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What Nauru Is Hiding From Danish Lawmakers

Australia’s Offshore Refugee Processing Center Is No Model for Europe

True to form, this week Nauru abruptly canceled the visas of three out of six Danish lawmakers shortly before they were to visit the tiny Pacific island nation and examine Australia’s offshore refugee processing operations there. 

Refugee children held on Nauru protest Australia’s offshore detention, August 2016. © 2016 Private

Two of the three parliamentarians, Johanne Schmidt-Nielsen and Jacob Mark, have publicly criticized Australia’s refugee operations on Nauru and on Papua New Guinea’s Manus Island. The third, Naser Khader, has not commented on Australia’s refugee policy but told the Sydney Morning Herald he believed the Nauruan government banned him because of his background. He was born in Syria, the homeland of many of the refugees.

Access to the island is severely restricted – Nauru has issued visas to only two journalists in the last three years, and just last week turned down a visa request from an Australian senator, Sarah Hanson-Young.

The Danish lawmakers’ visit was controversial in Denmark and Australia because one member of the delegation, Martin Henriksen, has stated that Australia’s offshore detention regime is “an interesting model” that could be replicated in Europe. Henriksen’s visa was not canceled. He could have gone ahead with the visit, but he and the other delegation members agreed that no one would travel to Nauru unless the full delegation was able to.

That’s the right call.

A child held at Australia’s offshore refugee processing center on Nauru chooses freedom as what he most needs.  © 2016 Private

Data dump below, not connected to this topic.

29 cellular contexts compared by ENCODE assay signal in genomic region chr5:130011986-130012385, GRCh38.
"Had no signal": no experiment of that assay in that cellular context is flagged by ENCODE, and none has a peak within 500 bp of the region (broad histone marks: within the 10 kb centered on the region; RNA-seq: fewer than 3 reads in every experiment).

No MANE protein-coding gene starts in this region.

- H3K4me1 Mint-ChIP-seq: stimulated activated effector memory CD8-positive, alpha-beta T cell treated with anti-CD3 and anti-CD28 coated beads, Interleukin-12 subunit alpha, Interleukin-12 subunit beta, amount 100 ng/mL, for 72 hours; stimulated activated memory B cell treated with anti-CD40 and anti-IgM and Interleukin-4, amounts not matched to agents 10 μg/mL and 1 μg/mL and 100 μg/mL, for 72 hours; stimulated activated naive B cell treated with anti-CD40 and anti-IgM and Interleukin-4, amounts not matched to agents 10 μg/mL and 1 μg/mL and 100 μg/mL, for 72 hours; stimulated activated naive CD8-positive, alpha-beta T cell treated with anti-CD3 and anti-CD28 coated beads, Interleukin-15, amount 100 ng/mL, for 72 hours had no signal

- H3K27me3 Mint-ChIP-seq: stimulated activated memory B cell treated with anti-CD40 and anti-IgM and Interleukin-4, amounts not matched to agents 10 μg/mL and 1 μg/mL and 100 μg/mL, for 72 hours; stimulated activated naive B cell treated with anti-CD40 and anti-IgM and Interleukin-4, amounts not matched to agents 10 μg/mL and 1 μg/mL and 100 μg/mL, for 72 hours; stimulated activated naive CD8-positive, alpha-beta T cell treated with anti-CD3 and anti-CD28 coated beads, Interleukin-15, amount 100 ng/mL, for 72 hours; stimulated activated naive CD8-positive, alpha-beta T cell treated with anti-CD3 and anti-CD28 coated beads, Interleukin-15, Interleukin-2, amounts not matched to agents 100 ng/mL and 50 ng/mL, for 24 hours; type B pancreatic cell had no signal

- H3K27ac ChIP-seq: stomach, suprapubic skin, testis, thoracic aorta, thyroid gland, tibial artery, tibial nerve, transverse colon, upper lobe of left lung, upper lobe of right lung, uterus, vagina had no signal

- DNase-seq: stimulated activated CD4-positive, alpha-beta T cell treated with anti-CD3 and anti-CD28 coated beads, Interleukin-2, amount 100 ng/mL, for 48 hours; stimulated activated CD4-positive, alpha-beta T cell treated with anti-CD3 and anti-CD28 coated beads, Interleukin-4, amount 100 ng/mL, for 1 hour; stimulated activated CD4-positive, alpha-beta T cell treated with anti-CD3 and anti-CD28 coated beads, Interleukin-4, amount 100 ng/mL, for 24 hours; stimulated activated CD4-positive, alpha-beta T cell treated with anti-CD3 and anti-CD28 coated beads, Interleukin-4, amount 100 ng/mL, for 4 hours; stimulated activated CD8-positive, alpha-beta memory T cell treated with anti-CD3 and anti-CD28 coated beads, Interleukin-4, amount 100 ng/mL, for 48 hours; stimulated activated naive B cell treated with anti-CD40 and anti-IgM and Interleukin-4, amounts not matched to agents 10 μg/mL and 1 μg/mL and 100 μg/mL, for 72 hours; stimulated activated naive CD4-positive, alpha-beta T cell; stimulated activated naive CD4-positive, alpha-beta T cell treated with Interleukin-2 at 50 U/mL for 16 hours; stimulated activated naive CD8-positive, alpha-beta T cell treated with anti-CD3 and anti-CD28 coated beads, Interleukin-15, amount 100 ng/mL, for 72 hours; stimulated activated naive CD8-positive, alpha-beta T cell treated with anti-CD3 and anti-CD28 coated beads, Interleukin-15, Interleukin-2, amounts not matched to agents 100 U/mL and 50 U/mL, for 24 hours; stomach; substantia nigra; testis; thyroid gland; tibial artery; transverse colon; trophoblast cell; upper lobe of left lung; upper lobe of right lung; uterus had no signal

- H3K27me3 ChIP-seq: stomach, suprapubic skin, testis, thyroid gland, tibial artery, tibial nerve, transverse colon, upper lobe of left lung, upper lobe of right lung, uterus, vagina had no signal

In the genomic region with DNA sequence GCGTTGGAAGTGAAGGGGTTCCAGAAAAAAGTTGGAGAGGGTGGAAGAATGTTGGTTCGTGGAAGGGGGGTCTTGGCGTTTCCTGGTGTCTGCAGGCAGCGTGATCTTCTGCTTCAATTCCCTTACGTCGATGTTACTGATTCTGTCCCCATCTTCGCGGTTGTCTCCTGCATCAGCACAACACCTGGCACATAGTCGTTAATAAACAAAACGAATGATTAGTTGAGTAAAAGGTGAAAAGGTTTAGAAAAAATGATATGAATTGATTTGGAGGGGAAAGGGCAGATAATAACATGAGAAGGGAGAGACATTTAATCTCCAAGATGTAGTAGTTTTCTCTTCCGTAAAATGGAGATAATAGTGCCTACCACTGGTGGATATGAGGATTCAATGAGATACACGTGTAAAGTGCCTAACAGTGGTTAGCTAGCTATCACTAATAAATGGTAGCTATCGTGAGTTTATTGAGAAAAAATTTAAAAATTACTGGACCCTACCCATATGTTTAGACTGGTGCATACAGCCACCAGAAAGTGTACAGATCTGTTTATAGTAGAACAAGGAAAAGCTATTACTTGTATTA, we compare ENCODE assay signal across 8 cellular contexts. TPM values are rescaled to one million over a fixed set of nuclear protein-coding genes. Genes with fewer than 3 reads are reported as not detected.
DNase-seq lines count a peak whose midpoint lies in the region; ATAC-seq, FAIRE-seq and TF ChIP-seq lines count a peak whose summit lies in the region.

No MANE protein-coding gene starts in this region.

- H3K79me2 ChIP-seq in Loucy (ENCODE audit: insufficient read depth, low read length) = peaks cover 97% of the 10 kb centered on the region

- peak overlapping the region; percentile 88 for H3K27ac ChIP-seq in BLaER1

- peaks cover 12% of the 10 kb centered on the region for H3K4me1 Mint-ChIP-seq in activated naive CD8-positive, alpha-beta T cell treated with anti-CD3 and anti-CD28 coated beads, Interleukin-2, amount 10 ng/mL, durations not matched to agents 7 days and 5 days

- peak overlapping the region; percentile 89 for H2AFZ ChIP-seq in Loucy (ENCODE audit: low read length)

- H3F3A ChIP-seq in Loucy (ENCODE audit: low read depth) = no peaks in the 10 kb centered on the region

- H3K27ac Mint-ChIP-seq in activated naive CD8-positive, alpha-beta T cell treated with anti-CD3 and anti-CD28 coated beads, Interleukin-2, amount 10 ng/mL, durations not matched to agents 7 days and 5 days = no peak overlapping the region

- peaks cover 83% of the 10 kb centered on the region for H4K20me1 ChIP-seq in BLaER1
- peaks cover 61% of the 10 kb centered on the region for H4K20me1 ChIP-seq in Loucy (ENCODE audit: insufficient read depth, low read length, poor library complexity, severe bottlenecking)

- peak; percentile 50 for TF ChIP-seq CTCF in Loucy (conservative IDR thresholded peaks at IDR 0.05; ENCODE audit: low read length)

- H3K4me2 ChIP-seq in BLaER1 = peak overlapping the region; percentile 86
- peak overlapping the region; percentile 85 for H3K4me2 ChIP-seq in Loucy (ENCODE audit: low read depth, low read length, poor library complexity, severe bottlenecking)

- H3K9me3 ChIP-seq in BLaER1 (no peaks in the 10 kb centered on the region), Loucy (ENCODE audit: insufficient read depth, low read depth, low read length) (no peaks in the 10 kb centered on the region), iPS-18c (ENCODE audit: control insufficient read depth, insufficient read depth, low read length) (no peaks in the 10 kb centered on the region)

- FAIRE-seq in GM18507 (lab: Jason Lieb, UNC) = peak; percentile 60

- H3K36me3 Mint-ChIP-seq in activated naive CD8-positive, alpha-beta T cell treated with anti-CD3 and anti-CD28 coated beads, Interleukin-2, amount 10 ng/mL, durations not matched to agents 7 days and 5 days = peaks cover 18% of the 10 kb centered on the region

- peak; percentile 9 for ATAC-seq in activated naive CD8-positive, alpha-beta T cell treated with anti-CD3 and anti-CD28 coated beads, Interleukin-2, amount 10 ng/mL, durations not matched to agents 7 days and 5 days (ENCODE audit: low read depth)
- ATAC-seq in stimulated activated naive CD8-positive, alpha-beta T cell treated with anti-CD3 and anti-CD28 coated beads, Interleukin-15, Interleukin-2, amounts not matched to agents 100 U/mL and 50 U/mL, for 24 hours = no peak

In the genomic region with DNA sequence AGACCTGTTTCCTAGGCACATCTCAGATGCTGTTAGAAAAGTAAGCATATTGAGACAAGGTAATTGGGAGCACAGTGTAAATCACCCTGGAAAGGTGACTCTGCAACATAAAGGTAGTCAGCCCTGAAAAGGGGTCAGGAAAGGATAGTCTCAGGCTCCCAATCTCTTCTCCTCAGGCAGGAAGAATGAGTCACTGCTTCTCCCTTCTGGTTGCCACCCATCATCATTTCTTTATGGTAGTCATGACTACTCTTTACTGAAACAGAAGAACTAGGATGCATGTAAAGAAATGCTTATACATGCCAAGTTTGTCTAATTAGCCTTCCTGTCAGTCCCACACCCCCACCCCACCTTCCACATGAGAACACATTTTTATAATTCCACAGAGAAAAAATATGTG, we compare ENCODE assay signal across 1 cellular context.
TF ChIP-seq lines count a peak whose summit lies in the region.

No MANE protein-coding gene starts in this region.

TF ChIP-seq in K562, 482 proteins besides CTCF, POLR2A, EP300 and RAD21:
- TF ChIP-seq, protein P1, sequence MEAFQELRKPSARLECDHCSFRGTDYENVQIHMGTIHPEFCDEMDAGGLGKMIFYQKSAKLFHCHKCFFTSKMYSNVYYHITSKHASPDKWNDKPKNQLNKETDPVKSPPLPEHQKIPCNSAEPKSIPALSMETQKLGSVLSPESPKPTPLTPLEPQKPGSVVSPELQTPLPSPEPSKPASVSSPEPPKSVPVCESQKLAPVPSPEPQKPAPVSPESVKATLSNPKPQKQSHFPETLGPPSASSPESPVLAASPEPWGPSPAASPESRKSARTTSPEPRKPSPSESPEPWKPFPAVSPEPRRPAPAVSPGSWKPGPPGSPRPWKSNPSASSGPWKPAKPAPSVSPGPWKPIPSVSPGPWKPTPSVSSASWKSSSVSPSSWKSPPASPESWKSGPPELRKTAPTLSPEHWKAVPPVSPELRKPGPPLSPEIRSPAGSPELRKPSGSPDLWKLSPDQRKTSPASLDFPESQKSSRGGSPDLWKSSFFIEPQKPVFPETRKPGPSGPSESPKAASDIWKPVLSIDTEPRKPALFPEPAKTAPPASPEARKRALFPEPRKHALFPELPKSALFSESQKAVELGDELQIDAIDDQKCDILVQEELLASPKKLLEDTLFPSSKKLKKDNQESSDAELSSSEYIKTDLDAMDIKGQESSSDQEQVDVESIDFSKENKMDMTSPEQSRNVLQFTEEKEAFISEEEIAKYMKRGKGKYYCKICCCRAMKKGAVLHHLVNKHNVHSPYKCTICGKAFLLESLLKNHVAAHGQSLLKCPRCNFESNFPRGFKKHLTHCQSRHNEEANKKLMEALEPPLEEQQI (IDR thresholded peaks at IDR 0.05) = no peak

If the visit had gone ahead, the lawmakers would likely have struggled to conduct a credible investigation. In evaluating a detention setting, it’s all too easy to see only what you’re shown instead of working to uncover the real story. To get a complete picture, the delegation would have had to fact-check claims by Australian and Nauruan authorities. They would have had to assess the island’s medical care facilities, evaluate mental well-being, and examine whether the authorities investigate and prosecute assaults and other alleged crimes against the refugees. Importantly, they would have needed to talk in private settings to the people detained there.

Nauru’s actions tell the lawmakers that it has something to hide. As I saw when I spent seven days on the island for a joint Human Rights Watch/Amnesty International report, refugees and asylum seekers are routinely neglected by service providers hired by the Australian government. They have frequently been assaulted by local Nauruans, who go unpunished. They endure unnecessary delays and at times denial of medical care for even life-threatening conditions. Many have dire mental health problems and suffer overwhelming despair, with frequent self-harm and suicide attempts. The Guardian newspaper found similar evidence of abuse.

In the end, the Danish delegation may have learned more about Australia’s extraordinarily abusive offshore detention regime than if they had made it to Nauru. And that it is certainly no model for Europe.


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